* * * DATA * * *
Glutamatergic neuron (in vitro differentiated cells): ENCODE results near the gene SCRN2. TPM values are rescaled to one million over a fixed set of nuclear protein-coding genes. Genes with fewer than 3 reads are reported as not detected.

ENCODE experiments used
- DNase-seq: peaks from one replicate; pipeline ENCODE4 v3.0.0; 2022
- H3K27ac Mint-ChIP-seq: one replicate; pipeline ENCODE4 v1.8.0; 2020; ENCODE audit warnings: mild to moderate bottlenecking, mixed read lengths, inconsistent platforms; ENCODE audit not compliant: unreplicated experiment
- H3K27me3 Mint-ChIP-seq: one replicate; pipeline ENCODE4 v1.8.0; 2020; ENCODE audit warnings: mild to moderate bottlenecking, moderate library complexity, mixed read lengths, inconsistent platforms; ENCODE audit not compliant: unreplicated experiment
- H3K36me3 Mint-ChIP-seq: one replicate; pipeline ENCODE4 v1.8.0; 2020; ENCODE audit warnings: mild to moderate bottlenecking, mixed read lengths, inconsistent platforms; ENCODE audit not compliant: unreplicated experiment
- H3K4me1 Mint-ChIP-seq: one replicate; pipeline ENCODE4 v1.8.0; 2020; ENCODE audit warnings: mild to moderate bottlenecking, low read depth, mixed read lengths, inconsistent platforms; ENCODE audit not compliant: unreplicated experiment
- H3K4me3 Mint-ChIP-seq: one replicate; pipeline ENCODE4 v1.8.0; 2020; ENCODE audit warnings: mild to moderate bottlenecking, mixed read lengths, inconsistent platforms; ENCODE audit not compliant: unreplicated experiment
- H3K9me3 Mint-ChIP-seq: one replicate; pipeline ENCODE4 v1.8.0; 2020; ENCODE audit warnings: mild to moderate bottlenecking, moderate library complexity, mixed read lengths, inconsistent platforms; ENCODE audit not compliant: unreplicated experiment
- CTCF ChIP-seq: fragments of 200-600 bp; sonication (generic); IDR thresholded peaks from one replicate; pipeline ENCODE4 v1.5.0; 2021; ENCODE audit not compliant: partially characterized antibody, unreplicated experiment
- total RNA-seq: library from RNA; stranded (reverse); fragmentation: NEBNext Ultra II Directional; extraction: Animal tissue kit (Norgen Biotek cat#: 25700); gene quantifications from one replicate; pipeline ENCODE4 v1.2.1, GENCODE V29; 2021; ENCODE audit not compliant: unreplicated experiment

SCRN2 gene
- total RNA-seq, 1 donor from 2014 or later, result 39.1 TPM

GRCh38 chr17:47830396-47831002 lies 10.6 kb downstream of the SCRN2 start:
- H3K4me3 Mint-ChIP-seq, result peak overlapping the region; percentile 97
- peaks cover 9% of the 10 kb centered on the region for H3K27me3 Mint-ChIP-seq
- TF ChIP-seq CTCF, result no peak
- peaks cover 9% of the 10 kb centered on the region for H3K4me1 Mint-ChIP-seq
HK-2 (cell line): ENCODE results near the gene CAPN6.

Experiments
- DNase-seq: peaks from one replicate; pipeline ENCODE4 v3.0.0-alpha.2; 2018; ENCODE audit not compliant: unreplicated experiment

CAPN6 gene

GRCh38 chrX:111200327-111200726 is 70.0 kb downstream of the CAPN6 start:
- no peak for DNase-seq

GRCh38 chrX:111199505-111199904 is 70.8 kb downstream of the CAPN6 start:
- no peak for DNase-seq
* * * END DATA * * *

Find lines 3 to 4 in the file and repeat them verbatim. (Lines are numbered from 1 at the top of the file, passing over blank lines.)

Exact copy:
- DNase-seq: peaks from one replicate; pipeline ENCODE4 v3.0.0; 2022
- H3K27ac Mint-ChIP-seq: one replicate; pipeline ENCODE4 v1.8.0; 2020; ENCODE audit warnings: mild to moderate bottlenecking, mixed read lengths, inconsistent platforms; ENCODE audit not compliant: unreplicated experiment